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Emotion Systems - a Summary of our Current Knowledge

The following material is based on Panksepp (1998). See also College of Integrated Science and Technology, James Madison University.

Emotion System: FEAR system.

Animal Emotions corresponding to this system: Fear, anxiety, alarm and foreboding

Corresponding Environmental Challenge (generic intentional object): Pain and the threat of destruction

Motivation: Avoiding the threat of bodily harm

Characteristic behaviour: Freezing (mild intensity); flight (high intensity); scanning and vigilance

Associated bodily states: Increases in heart rate, blood pressure, the startle response, elimination and perspiration; respiratory changes

Key sites in the brain: Hierarchical. Amygdala regulates anterior & medial hypothalamus, which regulates periventricular gray substance in lower brain stem, which regulates autonomic indices of fear through spinal cord. Lower components can operate without higher ones.

Key brain chemicals: NMDA glutamate plus various neuropeptides (CRF, alpha-MSH, ACTH, CCK and DBI)

Emotion System: RAGE system

Animal Emotions corresponding to this system: Rage, anger

Corresponding Environmental Challenge (generic intentional object): Events that restrict the animal's freedom (physical restraint or irritation of the animal's body surface) or access to resources (e.g. an invasion of the animal's territory)

Motivation: The need to compete effectively for environmental resources.

Characteristic behaviour: Tendency to strike out at, attack, bite or fight the offending agent (a living creature).

Associated bodily states: Invigoration of musculature; increase in heart rate, muscular blood flow and temperature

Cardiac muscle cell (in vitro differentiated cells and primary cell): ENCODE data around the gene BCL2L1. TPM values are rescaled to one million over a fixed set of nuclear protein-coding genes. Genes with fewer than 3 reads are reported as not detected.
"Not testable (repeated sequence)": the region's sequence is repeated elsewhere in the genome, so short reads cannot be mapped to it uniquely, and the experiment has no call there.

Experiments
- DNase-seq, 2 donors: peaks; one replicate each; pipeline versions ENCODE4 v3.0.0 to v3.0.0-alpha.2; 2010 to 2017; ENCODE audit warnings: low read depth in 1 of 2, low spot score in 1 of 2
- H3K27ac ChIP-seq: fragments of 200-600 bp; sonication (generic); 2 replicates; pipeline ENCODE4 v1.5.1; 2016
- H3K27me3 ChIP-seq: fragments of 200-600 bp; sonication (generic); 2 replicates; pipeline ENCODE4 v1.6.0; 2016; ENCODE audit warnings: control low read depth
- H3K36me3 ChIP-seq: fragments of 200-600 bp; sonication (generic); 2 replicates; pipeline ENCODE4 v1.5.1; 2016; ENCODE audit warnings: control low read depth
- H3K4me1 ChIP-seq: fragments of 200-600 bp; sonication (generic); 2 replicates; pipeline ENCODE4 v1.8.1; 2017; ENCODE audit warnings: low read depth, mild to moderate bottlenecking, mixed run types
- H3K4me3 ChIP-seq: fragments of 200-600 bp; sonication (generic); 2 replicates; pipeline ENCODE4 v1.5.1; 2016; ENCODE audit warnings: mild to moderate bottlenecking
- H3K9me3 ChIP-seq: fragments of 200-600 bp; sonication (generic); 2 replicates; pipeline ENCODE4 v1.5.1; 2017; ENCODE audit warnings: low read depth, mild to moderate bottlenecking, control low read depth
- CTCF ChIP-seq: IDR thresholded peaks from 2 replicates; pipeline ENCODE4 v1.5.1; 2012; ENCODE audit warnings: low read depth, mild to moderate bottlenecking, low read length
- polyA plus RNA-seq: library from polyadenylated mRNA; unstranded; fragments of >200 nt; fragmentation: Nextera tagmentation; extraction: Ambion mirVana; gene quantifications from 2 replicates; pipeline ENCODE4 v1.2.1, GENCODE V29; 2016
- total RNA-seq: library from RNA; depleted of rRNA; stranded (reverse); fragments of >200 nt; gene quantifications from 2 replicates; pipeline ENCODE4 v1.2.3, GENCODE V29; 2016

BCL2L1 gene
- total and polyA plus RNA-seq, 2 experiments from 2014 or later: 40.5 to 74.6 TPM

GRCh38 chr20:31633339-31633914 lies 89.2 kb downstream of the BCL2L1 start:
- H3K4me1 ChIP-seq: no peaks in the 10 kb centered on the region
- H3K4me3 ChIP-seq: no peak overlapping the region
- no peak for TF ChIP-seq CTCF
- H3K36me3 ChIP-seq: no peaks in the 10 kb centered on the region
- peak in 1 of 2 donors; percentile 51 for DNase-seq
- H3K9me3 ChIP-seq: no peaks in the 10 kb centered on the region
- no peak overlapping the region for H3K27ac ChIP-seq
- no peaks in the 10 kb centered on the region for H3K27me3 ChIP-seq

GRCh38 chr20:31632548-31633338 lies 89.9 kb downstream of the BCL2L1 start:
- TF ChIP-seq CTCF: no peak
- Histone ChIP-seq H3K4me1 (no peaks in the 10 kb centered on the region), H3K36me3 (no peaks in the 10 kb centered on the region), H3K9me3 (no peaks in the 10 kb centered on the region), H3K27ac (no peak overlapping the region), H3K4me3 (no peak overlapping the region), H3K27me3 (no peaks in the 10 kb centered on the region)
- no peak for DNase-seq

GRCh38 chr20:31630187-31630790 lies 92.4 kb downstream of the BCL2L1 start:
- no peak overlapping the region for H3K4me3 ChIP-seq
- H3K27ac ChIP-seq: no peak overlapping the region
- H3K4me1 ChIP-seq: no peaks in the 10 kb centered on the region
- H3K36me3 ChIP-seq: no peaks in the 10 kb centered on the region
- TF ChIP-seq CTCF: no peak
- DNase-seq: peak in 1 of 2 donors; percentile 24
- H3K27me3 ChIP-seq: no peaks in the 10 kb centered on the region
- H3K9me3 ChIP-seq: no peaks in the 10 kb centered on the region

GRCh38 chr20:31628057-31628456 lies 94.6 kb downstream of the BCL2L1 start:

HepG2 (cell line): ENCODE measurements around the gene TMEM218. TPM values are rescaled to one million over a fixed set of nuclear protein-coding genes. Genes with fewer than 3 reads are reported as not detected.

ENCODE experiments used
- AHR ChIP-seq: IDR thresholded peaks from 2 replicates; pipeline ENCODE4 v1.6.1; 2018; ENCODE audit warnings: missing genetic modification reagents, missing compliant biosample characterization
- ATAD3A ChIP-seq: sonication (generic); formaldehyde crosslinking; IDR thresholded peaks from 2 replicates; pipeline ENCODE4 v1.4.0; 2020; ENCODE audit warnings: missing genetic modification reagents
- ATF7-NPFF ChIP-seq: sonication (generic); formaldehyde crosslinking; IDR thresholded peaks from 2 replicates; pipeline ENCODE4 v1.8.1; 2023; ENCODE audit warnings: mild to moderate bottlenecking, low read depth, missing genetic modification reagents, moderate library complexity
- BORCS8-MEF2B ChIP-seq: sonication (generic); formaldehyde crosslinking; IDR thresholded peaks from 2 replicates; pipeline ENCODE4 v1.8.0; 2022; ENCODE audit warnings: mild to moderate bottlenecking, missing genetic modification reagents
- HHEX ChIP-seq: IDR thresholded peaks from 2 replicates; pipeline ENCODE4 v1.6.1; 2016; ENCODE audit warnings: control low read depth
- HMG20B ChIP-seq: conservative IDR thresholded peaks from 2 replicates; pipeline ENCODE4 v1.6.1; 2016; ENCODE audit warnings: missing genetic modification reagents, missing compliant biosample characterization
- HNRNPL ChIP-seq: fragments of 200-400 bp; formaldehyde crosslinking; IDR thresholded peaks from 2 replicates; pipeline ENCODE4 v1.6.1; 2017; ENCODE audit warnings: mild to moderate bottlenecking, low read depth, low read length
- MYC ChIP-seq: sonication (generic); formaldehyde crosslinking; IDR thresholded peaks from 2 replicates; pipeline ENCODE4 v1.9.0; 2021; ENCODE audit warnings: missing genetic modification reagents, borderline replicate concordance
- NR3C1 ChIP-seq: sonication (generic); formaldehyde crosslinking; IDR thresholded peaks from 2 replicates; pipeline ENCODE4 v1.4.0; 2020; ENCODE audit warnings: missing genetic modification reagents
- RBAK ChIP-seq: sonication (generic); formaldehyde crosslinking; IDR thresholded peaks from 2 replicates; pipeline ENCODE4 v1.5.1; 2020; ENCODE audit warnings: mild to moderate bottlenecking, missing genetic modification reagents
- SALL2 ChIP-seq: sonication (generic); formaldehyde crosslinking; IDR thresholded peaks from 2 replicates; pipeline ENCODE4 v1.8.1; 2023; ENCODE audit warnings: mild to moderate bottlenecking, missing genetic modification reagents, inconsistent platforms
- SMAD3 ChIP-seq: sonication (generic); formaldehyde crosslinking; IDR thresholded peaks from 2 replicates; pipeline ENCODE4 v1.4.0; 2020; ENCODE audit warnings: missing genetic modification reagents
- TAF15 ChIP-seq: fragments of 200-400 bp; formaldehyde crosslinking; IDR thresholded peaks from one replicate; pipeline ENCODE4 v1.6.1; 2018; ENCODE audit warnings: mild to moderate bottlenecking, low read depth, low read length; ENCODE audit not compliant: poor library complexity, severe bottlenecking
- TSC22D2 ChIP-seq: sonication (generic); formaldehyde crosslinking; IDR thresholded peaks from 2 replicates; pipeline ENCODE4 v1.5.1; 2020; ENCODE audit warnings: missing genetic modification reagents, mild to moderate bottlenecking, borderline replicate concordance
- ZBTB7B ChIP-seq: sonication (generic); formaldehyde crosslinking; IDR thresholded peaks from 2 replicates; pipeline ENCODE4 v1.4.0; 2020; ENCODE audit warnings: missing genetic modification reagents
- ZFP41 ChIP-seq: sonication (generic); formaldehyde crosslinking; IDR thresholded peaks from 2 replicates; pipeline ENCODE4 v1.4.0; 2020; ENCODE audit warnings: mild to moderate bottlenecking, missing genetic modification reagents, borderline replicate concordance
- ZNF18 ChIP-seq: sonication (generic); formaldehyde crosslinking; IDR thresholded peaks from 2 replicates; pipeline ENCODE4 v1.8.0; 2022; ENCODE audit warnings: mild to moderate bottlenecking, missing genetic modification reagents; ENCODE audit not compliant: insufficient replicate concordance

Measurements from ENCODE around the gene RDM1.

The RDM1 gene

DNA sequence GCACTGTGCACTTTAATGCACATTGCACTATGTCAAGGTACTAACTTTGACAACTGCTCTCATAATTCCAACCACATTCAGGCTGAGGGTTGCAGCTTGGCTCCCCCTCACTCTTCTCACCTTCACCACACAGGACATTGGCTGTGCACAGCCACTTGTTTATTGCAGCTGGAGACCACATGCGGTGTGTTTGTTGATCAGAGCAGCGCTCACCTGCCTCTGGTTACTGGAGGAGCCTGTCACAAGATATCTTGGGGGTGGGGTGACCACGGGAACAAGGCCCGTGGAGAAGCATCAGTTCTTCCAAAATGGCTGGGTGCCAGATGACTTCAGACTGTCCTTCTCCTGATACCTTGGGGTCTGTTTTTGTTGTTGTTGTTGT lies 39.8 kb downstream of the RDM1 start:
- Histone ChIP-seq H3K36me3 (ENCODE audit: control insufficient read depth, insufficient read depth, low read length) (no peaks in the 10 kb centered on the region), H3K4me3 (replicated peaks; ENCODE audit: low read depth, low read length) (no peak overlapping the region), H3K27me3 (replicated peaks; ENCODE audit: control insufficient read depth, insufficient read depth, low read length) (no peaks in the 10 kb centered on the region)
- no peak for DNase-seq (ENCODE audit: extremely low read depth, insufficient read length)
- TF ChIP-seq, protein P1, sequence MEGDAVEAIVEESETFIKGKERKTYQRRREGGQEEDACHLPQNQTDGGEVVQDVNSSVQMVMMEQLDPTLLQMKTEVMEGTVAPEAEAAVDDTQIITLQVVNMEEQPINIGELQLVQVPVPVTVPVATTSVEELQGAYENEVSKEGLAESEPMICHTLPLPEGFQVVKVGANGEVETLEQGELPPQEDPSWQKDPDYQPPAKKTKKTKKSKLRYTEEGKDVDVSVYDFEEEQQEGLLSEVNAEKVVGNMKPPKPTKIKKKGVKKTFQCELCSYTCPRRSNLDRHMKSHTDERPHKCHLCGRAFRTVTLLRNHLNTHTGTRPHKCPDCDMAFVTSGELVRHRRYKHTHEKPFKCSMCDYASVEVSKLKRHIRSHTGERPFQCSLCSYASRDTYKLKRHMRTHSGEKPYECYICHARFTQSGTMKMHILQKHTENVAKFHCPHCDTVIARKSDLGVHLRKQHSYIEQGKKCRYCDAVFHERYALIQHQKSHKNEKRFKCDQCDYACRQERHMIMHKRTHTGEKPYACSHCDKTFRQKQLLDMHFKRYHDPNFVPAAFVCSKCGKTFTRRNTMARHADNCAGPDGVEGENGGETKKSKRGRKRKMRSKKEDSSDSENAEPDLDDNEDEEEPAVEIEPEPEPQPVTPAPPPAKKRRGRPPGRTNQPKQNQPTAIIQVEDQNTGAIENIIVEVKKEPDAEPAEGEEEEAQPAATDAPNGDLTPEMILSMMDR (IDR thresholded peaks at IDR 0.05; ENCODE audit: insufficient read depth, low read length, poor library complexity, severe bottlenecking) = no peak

Key sites in the brain: Hierarchical system. Medial amygdaloid area regulates ventrolateral and medial hypothalamus, which regulates periaqueductal gray in the mid-brain. Aggressive signals from top levels depend on functioning of lower levels, but not vice versa.

Key brain chemicals: Substance P, glutamate and acetylcholine

Emotion System: PANIC system

Animal Emotions corresponding to this system: Loneliness, panic, grief

Corresponding Environmental Challenge (generic intentional object): Social loss

Motivation: The urge to be reunited with companions after separation, which helps to create social bonding

Characteristic behaviour: Cries of distress when separated from caregiver

Associated bodily states: Decreases in body temperature, sleep and growth hormone secretion. Increases in brain arousal, behavioural reactivity, sucking tendencies and corticosterone secretion.

Key sites in the brain: Cingulate cortex, septal area, ventral bed nucleus of the stria terminalis, preoptic area, dorsomedial thalamus and periaqueductal gray

Key brain chemicals: Glutamate and CRF

Emotion System: Exploratory, appetitive SEEKING system

Animal Emotions corresponding to this system: Anticipatory eagerness

Corresponding Environmental Challenge (generic intentional object): Positive environmental incentives such as food, water, sex and warmth.

Motivation: The need for food, water, sex and warmth.

Characteristic behaviour: Stimulus-bound appetitive behaviour: forward locomotion, sniffing, and investigating, mouthing and manipulating objects in the animal's environment. Also self-stimulation - a tendency to engage in events that increase the animal's arousal.

Associated bodily states: Energisation and a feeling of invigoration. Excitation of the lateral hypothalamus. Sustained nural firing in the brain's dopamine system.

Key sites in the brain: Lateral hypothalamus continuum, which runs from the ventrotegmental area at the back of the hypothalamus to the nucleus accumbens. Also the medial septal area, amygdala and frontal cortex.

Key brain chemicals:Dopamine, norepinephrine and epinephrine, serotonin, (site-specific effect), glutamate and acetylcholine.

Emotion System: PLAY (special purpose system)

Animal Emotions corresponding to this system: Play

Corresponding Environmental Challenge (generic intentional object): Opportunity for rough-and-tumble play with conspecifics

Motivation: The need for social interaction

Characteristic behaviour: Rough-and-tumble (RAT) play between juveniles or between parent (usually the mother) and offspring. RAT play includes pinning and dorsal contacts, but varies widely among mammals. Solitary running, jumping, prancing and rolling in herbivores may also represent a form of play. Also laughter (humans) or very high-frequency chirping (rats).

Associated bodily states: Changes in skin sensitivity (skin becomes ticklish).

Key sites in the brain: Involves non-specific reticular nuclei - parafascicular complex and posterior thalamic nuclei. More research needs to be done.

Key brain chemicals: Acetylcholine, glutamate and opioids (all non-specific). No specific chemical is known to regulate play.